# convergence towards infinity of jumping times of Levy processes

The following is a remark of Philip Protter at page 26 of the book Stochastic integration and Differential equation that I have not been able to proved yet.

Let $\Lambda$ be a borel set in $\mathbb{R}$ bounded away from $0$ (that is, $0 \notin \bar{\Lambda}$}. For a Lévy process $X$ define $T_{\Lambda}^{1} := \lbrace t >0 : \Delta X_t \in \Lambda \rbrace, \cdots, T_{\Lambda}^{n}:= \lbrace t > T_{\Lambda}^{n-1}: \Delta X_{t} \in \Lambda \rbrace$. How can you prove $\lim_{n \to \infty} T_{\Lambda}^{n} \stackrel{a.s}{=} \infty$?

My attempt I'm trying to prove that $(T_{\Lambda}^{n})_{n \geq 1}$ has independent and stationary increments.

We know that $T_{\Lambda}^{n}$ is a stopping time for $n=1,2,...$, and taking into account that $T_{\Lambda}^{1} > 0$ a.s (because of the fact that $0 \notin \Lambda$ and the process is a cadlag process), we have $P( T_{\Lambda}^{1} > 1/m ) > 0$, for each $m \in \mathbb{N} \setminus \lbrace 0 \rbrace$.

Now for each $m \in \mathbb{N} \setminus \lbrace 0 \rbrace$ let $A_{n}^{(1/m)} := \lbrace T_{\Lambda}^{n}- T_{\Lambda}^{n-1} > 1/m \rbrace$ (with $A_{1}^{(1/m)} := \lbrace T_{\Lambda}^{1} > 1/m \rbrace$ ) , by the assumption we have that $\sum_{n=1}^{\infty} P(A_{n}^{(1/m)})= \lim_{n \to \infty} nP(A_{1}^{(1/m)}) = \infty$. Therefore, by Borel Cantelli's theorem we get that $P(\varlimsup_{n \to \infty} A_{n}^{(1/m)} ) = 1$ for each $m$. Thefore, using monotone convergence theorem for $(\varlimsup_{n \to \infty} A_{n}^{(1/m)})_{m \geq 1}$ we should get the result.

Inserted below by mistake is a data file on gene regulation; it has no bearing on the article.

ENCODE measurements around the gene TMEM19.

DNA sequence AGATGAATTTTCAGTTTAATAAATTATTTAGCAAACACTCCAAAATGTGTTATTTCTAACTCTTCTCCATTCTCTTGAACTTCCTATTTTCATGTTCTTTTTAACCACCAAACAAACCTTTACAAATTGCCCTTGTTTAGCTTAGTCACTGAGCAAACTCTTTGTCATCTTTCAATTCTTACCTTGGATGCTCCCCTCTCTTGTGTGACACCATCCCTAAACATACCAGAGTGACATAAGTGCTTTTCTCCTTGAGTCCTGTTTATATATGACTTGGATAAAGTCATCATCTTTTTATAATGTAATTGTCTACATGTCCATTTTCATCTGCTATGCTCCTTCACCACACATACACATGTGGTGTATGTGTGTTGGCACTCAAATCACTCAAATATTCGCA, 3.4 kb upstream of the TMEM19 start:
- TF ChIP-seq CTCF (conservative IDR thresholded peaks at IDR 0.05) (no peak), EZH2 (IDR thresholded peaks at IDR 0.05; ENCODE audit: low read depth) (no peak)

I would really appreciate any hint.

Acutally the assertion is a direct consequence of the fact that Lévy processes have càdlág sample paths. Recall the following elementary statement

Lemma If $f: [0,\infty) \to \mathbb{R}$ is a càdlàg function, then $$\sharp\{t \in [0,T]; |\Delta f(t)| \geq \epsilon\} < \infty$$ for any $\epsilon>0$ and $T>0$.

Using this statement one can easily deduce that the sequence of stopping times converges almost surely to infinity.

Since $0 \notin \bar{\Lambda}$ there exists $\epsilon>0$ such that

$$\Lambda \subseteq B :=\{x \in \mathbb{R}; |x| \geq \epsilon\}.$$

Now suppose that $\lim_{n \to \infty} T_{\Lambda}^n(\omega)<\infty$ for some $\omega \in \Omega$. As $\Lambda \subseteq B$, this implies $T:=\lim_{n \to \infty}T_B^n(\omega)<\infty$; in particular, $$\sharp\{t \in [0,T]; |\Delta X_t(\omega)| \geq \epsilon\} = \infty.$$ It follows from the above lemma that $\omega \mapsto X_t(\omega)$ is not càdlàg. Since $(X_t)_{t \geq 0}$ has almost surely càdlàg sample paths we conclude

$$\mathbb{P}(\lim_n T_{\Lambda}^n < \infty) \leq \mathbb{P}(t \mapsto X_t \, \, \text{is not càdlàg}) = 0.$$

• Thanks. Nice approach saz. I was too focused on my approach that I did not pay attention to easier ways to prove that result. Only comment is $\Gamma = \Lambda$ – Ivan Mar 27 '18 at 23:54
• @Ivan Oh, right, thanks. If you find the answer helpful, you can accept/upvote it by clicking on the tick/arrow next to it. – saz Mar 28 '18 at 7:26